Unintelligent Design in Contract
Peter A. Alces   |   2008 U. Ill. L. Rev. 505
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Scholars have expended considerable energy in the effort to “discover” a normative theory of Contract. This Article surveys that effort and concludes that something fundamental about Contract has been missed and has frustrated the search from the outset. Succinctly, Contract doctrine resists the neat formulation theory requires.

Theorists’ perspectives on Contract may be generalized as attempts to impute either deontology or consequentialism to the Contract law. Focusing largely on deontological constructions of Contract, this Article demonstrates the inconsistencies among the extant heuristics—promise, reliance, and transfer—and more importantly, the failure of any of those constructions to provide a coherent explanation of Contract doctrine. This failure reveals a more fundamental failure of Contract theory generally: Because doctrine is a matter of historical accident rather than “divine” inspiration, efforts to explain doctrine as an outgrowth of some coherent and fundamental purpose are necessarily unavailing, and ultimately obfuscatory.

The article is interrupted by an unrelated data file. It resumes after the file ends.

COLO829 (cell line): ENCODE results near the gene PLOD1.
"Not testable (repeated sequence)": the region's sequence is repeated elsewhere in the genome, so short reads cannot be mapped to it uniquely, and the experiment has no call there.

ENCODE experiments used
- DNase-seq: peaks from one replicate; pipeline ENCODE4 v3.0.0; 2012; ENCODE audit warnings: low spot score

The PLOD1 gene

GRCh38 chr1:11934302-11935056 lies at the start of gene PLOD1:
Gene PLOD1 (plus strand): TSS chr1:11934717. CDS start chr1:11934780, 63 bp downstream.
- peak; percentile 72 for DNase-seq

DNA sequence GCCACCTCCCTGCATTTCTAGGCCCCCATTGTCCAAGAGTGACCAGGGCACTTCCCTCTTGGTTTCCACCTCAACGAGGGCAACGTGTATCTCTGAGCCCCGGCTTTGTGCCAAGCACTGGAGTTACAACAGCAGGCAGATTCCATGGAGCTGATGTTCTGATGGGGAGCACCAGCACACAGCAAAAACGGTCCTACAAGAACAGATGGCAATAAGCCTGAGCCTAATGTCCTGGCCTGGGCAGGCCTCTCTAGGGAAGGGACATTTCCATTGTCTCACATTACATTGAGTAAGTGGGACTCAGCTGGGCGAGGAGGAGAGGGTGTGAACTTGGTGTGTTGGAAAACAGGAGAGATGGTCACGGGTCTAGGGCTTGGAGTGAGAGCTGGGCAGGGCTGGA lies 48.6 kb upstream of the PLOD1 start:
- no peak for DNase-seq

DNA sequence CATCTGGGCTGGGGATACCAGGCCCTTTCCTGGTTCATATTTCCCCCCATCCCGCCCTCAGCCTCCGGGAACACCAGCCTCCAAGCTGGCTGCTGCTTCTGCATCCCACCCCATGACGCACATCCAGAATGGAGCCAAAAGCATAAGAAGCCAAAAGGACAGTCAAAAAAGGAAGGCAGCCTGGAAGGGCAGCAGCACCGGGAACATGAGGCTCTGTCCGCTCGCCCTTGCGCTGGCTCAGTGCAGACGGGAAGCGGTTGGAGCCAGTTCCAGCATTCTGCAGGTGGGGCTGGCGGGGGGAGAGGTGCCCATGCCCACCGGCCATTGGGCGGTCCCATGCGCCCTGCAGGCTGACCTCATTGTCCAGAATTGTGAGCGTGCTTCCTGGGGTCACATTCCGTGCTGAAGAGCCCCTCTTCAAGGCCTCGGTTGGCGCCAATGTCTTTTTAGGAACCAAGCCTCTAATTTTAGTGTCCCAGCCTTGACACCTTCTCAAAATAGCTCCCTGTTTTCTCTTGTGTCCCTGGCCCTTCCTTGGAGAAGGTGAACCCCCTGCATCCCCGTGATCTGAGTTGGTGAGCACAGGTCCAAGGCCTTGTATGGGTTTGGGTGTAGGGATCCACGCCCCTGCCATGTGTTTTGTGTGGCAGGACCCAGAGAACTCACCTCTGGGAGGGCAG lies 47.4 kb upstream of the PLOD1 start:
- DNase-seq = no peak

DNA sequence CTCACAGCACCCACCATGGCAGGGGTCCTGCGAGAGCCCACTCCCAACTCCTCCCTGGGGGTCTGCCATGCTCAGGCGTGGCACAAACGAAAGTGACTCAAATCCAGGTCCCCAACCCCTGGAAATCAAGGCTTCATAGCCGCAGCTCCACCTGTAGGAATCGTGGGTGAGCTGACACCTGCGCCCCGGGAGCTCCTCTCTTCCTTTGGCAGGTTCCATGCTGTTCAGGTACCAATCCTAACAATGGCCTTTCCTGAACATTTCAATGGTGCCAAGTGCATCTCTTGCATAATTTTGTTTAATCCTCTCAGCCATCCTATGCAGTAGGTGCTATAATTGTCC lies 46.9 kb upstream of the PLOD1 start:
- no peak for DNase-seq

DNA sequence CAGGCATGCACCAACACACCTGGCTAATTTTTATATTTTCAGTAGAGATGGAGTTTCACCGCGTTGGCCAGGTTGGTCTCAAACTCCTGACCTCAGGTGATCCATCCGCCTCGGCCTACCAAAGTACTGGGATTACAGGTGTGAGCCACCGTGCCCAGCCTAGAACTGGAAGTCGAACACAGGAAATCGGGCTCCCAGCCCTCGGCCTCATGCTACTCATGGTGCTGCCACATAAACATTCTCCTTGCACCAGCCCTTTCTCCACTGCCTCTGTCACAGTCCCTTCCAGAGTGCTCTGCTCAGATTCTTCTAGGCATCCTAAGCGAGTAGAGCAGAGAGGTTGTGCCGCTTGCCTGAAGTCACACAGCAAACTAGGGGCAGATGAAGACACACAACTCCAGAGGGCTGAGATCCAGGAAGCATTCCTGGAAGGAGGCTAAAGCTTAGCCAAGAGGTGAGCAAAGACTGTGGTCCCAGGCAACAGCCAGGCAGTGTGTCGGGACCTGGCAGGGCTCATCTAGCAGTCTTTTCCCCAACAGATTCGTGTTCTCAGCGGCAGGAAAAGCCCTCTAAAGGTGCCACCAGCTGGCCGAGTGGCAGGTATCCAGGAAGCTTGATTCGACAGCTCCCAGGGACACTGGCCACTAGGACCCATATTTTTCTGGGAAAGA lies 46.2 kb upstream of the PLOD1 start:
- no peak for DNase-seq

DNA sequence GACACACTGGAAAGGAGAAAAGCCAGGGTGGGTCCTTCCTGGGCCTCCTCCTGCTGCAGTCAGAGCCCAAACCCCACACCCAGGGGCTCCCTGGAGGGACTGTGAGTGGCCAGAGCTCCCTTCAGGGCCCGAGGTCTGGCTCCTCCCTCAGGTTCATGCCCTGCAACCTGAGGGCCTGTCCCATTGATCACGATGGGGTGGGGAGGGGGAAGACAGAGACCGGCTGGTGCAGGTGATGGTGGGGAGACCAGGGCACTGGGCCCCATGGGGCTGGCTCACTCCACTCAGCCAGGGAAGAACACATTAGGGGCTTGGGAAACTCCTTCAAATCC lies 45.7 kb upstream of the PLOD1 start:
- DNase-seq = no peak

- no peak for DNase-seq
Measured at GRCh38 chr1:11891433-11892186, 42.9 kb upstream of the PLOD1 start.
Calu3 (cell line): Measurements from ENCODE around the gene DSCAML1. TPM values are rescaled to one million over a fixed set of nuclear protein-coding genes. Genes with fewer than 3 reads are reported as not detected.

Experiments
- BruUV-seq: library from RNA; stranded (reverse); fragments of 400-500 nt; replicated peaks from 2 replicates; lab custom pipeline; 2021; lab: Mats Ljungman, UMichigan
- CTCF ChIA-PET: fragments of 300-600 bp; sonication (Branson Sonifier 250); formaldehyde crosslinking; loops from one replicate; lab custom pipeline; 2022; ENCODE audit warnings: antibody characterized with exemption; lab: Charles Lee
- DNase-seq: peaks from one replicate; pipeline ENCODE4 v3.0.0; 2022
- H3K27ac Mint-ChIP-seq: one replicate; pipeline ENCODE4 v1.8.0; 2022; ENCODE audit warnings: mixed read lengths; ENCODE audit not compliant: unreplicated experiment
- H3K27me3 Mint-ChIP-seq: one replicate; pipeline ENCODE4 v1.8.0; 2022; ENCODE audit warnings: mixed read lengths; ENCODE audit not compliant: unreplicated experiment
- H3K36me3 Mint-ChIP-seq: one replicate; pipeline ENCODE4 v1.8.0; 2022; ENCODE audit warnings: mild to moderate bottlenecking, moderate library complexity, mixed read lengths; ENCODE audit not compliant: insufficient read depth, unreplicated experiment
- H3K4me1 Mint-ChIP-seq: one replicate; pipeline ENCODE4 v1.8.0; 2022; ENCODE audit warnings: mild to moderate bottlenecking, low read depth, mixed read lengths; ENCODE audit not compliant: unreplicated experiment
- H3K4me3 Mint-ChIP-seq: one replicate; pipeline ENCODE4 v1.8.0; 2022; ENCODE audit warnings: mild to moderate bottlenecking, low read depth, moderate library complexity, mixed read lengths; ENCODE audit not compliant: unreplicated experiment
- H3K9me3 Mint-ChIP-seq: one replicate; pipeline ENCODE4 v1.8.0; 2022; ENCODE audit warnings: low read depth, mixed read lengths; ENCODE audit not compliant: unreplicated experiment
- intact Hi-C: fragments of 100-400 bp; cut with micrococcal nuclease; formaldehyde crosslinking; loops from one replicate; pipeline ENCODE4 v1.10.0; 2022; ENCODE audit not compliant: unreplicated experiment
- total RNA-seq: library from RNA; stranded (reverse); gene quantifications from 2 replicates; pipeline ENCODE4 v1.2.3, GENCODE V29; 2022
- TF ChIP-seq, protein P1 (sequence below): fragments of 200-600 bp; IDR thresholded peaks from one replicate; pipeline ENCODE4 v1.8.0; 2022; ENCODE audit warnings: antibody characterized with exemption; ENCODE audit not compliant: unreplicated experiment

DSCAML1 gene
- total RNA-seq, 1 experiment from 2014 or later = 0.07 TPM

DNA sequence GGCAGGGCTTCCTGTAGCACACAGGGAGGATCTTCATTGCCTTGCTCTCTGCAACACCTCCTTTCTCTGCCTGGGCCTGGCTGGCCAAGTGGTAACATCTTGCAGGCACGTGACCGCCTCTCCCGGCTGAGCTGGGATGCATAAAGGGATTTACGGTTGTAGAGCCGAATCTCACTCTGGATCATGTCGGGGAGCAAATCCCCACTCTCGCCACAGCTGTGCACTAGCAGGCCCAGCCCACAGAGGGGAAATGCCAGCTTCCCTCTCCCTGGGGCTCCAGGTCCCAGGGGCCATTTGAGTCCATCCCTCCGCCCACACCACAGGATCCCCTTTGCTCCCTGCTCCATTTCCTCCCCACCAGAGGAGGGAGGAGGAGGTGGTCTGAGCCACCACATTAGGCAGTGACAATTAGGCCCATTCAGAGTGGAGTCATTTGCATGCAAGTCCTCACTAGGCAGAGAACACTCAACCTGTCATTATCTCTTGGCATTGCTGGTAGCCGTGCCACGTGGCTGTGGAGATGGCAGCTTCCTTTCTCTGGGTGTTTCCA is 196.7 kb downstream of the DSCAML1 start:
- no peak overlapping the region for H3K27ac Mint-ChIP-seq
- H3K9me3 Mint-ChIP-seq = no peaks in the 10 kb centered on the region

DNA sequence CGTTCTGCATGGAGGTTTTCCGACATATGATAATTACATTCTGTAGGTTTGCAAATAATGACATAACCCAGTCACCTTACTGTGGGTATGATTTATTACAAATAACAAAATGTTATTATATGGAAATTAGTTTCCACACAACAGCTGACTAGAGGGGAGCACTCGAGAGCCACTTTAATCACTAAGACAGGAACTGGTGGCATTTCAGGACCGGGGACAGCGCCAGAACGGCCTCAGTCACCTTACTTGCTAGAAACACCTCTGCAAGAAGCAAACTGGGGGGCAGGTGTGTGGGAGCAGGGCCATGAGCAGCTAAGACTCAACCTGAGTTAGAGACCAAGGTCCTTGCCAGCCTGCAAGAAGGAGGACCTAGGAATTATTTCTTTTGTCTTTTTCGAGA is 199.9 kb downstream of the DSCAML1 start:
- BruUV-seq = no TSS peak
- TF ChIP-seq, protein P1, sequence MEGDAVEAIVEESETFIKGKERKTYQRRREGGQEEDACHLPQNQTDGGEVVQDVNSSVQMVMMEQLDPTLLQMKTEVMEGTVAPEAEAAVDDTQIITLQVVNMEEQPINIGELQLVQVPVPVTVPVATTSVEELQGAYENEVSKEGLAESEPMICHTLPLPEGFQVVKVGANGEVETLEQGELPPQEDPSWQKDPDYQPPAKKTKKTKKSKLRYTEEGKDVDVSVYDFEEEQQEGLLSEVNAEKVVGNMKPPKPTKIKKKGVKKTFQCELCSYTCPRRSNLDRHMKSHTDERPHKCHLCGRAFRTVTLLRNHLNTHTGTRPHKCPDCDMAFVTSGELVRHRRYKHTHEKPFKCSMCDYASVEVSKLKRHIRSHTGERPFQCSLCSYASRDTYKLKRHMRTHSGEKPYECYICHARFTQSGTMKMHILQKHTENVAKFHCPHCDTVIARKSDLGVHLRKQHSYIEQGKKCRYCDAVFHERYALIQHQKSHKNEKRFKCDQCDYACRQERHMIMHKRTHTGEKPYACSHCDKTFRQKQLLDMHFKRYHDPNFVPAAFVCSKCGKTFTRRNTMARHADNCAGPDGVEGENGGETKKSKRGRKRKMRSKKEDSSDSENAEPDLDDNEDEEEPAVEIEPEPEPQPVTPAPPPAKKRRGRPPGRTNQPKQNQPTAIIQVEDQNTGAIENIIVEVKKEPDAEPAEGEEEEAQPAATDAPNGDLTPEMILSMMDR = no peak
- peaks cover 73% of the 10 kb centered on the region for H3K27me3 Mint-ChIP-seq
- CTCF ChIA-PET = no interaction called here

Contract defies reduction into certain normative terms because Contract doctrine is an amalgam of normative inclinations. Neither pure deontology nor pure consequentialism is the source of all Contract; both rather serve as poles at the ends of a Contract continuum. This Article concludes that the search for the grail—the theory of Contract—heretofore has been misdirected. Our effort to understand Contract in normative terms should begin anew, from the premises offered here.